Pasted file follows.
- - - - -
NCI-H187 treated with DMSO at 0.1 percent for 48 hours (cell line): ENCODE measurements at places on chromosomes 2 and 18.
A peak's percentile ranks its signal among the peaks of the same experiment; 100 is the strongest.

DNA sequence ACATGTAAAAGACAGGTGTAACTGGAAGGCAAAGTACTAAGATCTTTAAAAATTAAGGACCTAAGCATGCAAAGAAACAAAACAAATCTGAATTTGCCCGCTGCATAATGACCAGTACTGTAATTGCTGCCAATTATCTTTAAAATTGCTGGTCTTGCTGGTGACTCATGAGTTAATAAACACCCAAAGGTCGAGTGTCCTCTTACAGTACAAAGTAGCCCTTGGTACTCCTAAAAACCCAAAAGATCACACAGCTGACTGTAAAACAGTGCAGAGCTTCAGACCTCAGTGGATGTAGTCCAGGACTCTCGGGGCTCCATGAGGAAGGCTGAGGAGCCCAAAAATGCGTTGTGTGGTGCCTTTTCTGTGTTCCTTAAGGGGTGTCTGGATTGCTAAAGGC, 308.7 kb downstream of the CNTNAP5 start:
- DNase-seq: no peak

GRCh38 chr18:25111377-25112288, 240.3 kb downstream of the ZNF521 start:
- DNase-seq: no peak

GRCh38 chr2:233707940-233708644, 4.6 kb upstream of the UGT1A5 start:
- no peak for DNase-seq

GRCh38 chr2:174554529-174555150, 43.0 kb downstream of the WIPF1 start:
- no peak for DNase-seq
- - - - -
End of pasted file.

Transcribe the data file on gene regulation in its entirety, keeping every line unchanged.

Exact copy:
NCI-H187 treated with DMSO at 0.1 percent for 48 hours (cell line): ENCODE measurements at places on chromosomes 2 and 18.
A peak's percentile ranks its signal among the peaks of the same experiment; 100 is the strongest.

DNA sequence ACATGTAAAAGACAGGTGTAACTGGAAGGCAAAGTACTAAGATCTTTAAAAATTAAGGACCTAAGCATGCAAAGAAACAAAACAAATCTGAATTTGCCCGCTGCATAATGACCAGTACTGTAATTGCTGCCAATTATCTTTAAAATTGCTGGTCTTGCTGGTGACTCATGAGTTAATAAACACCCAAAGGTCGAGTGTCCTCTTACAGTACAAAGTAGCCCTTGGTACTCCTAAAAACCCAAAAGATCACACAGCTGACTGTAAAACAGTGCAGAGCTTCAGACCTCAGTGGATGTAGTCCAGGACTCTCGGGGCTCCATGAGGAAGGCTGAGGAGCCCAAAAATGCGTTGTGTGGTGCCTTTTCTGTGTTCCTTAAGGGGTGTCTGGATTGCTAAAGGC, 308.7 kb downstream of the CNTNAP5 start:
- DNase-seq: no peak

GRCh38 chr18:25111377-25112288, 240.3 kb downstream of the ZNF521 start:
- DNase-seq: no peak

GRCh38 chr2:233707940-233708644, 4.6 kb upstream of the UGT1A5 start:
- no peak for DNase-seq

GRCh38 chr2:174554529-174555150, 43.0 kb downstream of the WIPF1 start:
- no peak for DNase-seq